Following Cardinal Cardijn’s methodology for Young Christian Workers, "See-Judge-Act”, the Congress discussed the Congregation’s future plans for mission with youth with much interest and enthusiasm. The first two days were dedicated to SEEING. The participants, together with Fr. General and Fr. Gilberto PIÑÓN, Assistant General, discussed common trends among youth today and how far, at present, the Congregation responds to these trends.
The third and fourth days were dedicated to JUDGING. Fr. Bonga THAMI from the community of Aix helped the participants discern their own call to the service of youth in the light of the life of St. Eugene de Mazenod. These talks were complemented by our visits to the cities of Aix and Marseilles. Frs. Asodo ISTOYO and Bonga were our ‘tour guides’. These visits reiterated the fact that the Founder had a great concern for the youth of his day. The highlight of the visits was the Holy Mass celebrated at the tomb of St. Eugene in the Cathedral of Marseilles; Fr. General presided at the Mass.
The final phase of the Congress was ACTING. Focusing on the results of the discussions of the previous days, the participants divided into small groups where they would discuss and develop concrete proposals for various areas of concern. Finally these proposals were gathered together and formulated into a final draft as a proposed working document for the Oblate Mission with Youth in the coming years. At the end, in an atmosphere of prayer in the Foundation Room, the participants signed a letter to the whole Congregation and it was then presented to Fr. General.
Special thanks go to Fr. Chicho ROIS, the General Councillor for Europe, who was the main organizer of the event and to all the members of the community of Aix. (Fr. Shanil JAYAWARDENA)
The General Committee of Oblate Brothers gathered in Aix-en-Provence on February 11-20, 2016, for a meeting that was fraternal and strengthening in its sharing. Present for the meeting were: Jean-Marie DIAKANOU (Africa-Madagascar), Noel GARCIA (Asia-Oceania), Ivar Ruiz (LATIN AMERICA), Jason Rossignol (CANADA-USA), Rafal DAKOWSKI (Europe), Zygmunt WOLNIAK (General House), Jacques LANGLET (France), Benoit DOSQUET (Permanent Secretary), and Gilberto PIÑÓN (Assistant General, Delegate of the Superior General).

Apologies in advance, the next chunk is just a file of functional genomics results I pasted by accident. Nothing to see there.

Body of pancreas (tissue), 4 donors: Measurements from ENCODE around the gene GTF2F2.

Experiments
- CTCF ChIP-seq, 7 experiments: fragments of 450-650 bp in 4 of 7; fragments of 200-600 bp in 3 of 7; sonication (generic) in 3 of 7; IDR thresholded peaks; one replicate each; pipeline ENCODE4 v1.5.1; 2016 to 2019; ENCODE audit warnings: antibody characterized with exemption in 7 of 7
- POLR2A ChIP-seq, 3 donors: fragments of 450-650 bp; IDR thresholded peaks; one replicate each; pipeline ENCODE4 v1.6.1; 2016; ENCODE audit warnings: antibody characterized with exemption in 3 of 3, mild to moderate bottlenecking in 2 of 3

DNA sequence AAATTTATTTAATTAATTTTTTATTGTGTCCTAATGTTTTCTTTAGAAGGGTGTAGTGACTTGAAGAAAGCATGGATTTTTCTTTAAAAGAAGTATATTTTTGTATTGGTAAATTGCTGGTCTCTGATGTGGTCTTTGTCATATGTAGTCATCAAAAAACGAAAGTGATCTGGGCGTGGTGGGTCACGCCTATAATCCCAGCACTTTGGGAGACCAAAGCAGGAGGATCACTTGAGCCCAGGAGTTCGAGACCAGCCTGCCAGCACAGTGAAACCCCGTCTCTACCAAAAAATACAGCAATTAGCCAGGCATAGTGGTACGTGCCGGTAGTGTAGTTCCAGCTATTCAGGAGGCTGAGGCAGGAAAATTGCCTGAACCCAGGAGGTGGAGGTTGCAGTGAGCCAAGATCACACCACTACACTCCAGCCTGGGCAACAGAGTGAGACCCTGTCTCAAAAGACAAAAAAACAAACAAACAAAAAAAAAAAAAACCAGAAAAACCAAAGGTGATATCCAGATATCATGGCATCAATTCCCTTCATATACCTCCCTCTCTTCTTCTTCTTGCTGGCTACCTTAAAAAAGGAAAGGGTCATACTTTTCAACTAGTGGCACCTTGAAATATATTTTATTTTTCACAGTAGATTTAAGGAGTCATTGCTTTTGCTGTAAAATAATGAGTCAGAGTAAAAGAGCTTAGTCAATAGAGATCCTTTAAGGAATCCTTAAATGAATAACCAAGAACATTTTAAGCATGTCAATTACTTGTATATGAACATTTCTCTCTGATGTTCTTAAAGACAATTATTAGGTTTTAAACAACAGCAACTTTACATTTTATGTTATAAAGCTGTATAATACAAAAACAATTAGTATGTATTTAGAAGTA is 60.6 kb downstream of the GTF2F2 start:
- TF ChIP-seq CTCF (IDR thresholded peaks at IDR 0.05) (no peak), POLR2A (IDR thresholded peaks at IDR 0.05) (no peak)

The Aix community made a presentation on the beginning of Oblate fraternal life in the Congregation. We had the opportunity to make a pilgrimage to Marseille and on February 17, we made a day of retreat at the Shrine of Notre Dame de Laus to celebrate the expansion of our Congregation outside of Provence and the community where we received our first vocation of an Oblate Brother.
The committee also took time to share the regional reports from the respective delegates. These reports included not only the statistical data but also presented various issues and concerns. Since each delegate will also participate in the 2016 General Chapter, we prepared various documents, statements, and other materials necessary for the Chapter in September/October.
The committee also spent some time studying the recent Church document: "Identity and Mission of the Religious Brother.” This document presents not only a theological framework for religious Brothers but it also very clearly explains how crucial the vocation and presence of religious Brothers is in male religious communities. The document illustrates the foundational truth that all Christians, by virtue of Baptism, both brothers and sisters, share the priesthood of Jesus Christ. Accordingly, religious Brothers express it in a special way through their consecration. Thus, both religious Brothers and priests fulfill the mission to evangelize through community. "Ministry is not a personal ‘task’ but a call from Jesus Christ to BE in community.”
While the previous meeting recommended a workshop on Oblate fraternal life, at this meeting, as a follow-up to the document "Identity and Mission of the Religious Brother,” it was decided to prepare a retreat on Oblate Fraternal Life. At the request of the General Council, this retreat will be proposed to the Regions.
The committee extends a special thank you to the community of Aix for providing us with Oblate hospitality, translations, and leading us in prayer.